Guitar maintenance is an important part of your guitar playing experience and is critical in helping you to maximize the benefits of your instrument. Learning basic maintenance for your guitar will make you more self-sufficient, which in turns saves money and makes owning a guitar more satisfying. I must admit, I am not that handy in this department, but as with most things, I am willing to give it a shot and learn something new.
I jammed with my friends Mike, Kelly, and Janice in late September of 2022. As usual when I jam, I played the bass. Many people consider playing bass for a long time pretty hard because the strings are lot heavier gauge than guitar strings and further apart than on a guitar, so you have to stretch your fretting hand quite a bit further than on a guitar. It is usually pretty tiring for most guitar players who are not used to playing bass. I guess I have more stamina than most because I can last pretty long on the bass, and never gave a second thought to the set-up of my bass.
Some people say that I’m quite good at bass. I was talking with my friend Mike Drolet, not so long ago and we both came to the conclusion that I play bass well because I am quite good at playing guitar. I believe that being good at playing one instrument makes you that much better at playing other instruments. Being good at playing musical instruments also helps you sing better, as I have mentioned in many other of my articles.
There are a couple of songs that I play guitar on, so Kelly switched to bass during our jam. He told me afterwards that my bass needed some proper set-up.
He said, “Your action is too high, and your bass is a little hard to play.”
A week later, I went to Kelly’s house with my bass and let him perform some minor set-up functions on my bass. I always love visiting Kelly’s Tone Lab, even if it is a little cramped. It is such a cool shrine to guitars and guitar playing.
Kelly also has a really good YouTube channel called, Gear Gas Guitars. He is passionate about all things related to guitar, guitar-based music, and guitar gear, so if you’re at all interested in guitars, it is well worth checking out. I am not sure what the Gas part of his channel’s title refers to, but the Gear and Guitar parts are pretty cool indeed.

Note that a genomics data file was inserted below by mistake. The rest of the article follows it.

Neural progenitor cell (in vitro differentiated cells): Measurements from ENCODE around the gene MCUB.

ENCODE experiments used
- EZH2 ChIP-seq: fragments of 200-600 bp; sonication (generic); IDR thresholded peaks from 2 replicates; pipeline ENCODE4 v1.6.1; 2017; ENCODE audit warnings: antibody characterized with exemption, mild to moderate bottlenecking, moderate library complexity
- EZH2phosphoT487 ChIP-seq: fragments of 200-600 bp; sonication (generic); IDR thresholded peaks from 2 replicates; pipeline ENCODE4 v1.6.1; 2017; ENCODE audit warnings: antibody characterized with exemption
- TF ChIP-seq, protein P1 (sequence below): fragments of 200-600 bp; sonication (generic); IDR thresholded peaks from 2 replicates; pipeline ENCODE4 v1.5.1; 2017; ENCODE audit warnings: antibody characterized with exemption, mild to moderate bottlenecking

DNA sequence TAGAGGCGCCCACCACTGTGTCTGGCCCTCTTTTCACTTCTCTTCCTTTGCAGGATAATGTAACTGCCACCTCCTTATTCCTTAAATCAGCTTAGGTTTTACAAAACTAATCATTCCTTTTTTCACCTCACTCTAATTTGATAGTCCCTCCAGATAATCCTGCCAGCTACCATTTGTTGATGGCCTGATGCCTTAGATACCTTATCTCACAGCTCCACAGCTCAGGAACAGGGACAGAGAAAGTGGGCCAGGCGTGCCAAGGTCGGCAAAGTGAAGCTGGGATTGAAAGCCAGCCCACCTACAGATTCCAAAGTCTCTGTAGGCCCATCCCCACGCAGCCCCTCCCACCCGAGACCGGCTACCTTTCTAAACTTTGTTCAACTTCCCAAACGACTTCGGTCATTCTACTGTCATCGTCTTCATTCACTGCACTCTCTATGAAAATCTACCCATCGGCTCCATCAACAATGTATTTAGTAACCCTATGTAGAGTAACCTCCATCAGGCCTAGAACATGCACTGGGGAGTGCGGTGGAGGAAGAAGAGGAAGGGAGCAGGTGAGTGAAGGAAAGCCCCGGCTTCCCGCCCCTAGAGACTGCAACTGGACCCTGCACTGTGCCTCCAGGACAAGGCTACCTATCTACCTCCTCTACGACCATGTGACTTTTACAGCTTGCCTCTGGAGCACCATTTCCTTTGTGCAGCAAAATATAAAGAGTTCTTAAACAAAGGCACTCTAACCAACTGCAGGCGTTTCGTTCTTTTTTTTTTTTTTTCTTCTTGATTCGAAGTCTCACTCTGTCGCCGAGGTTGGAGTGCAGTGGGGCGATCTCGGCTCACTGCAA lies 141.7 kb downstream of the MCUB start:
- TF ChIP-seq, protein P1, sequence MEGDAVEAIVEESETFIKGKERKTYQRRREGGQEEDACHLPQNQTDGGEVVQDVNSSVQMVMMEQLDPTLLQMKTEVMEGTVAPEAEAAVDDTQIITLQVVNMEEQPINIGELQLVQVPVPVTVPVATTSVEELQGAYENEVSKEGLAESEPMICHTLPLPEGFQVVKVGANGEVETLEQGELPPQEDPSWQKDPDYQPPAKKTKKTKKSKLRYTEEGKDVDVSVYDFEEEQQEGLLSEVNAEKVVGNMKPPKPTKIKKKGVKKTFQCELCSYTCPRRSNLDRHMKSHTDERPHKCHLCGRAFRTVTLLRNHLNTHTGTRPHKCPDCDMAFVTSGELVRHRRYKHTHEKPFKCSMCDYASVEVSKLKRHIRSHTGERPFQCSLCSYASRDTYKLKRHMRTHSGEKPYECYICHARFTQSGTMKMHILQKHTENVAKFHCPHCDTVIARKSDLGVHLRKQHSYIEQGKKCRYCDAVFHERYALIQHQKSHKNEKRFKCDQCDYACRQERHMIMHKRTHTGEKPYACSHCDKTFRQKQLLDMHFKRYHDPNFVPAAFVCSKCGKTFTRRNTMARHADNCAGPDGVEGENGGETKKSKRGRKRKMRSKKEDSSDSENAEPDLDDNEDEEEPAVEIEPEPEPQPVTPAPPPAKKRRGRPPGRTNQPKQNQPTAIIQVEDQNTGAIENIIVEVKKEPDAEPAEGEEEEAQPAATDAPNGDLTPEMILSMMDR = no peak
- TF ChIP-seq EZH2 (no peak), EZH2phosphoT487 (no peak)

He told me that he wasn’t the best, most skilled, or most experienced at setting up guitars and is admittedly not a guitar tech but knew enough to get my bass guitar playing smoother than before. I was a little nervous being that this is my only bass and one which I hold very close to my heart. Not mention, it cost me over a grand to buy so not exactly small potatoes value wise.
But I had faith in him. He is the man who has owned over 100 amps and owns several guitars and has owned many others, so I consider him an expert in the field and therefore, took his word for it. And even though he is not a guitar tech, I trust in his skills.
After a bit of a rocky start, he got into the groove and ended up doing a fine job. He first adjusted my truss rod to get the neck oriented correctly, which helps with the action – the term used to describe the height of the strings from the neck of the guitar. Too high, and the guitar is really hard to play because it takes that much more effort to press down on the strings and make a sound. Too low, and the stings buzz. Then he adjusted two of the saddles to alter the guitar’s intonation.
The video is a little long as it shows all the steps required to perform these two tasks. But if you’re interested in this sort of thing, I think you will enjoy it and will pick up a few ideas, tips, and tricks. We end the video with an impromptu blues jam. The video is a little irreverent at times but educational none the less.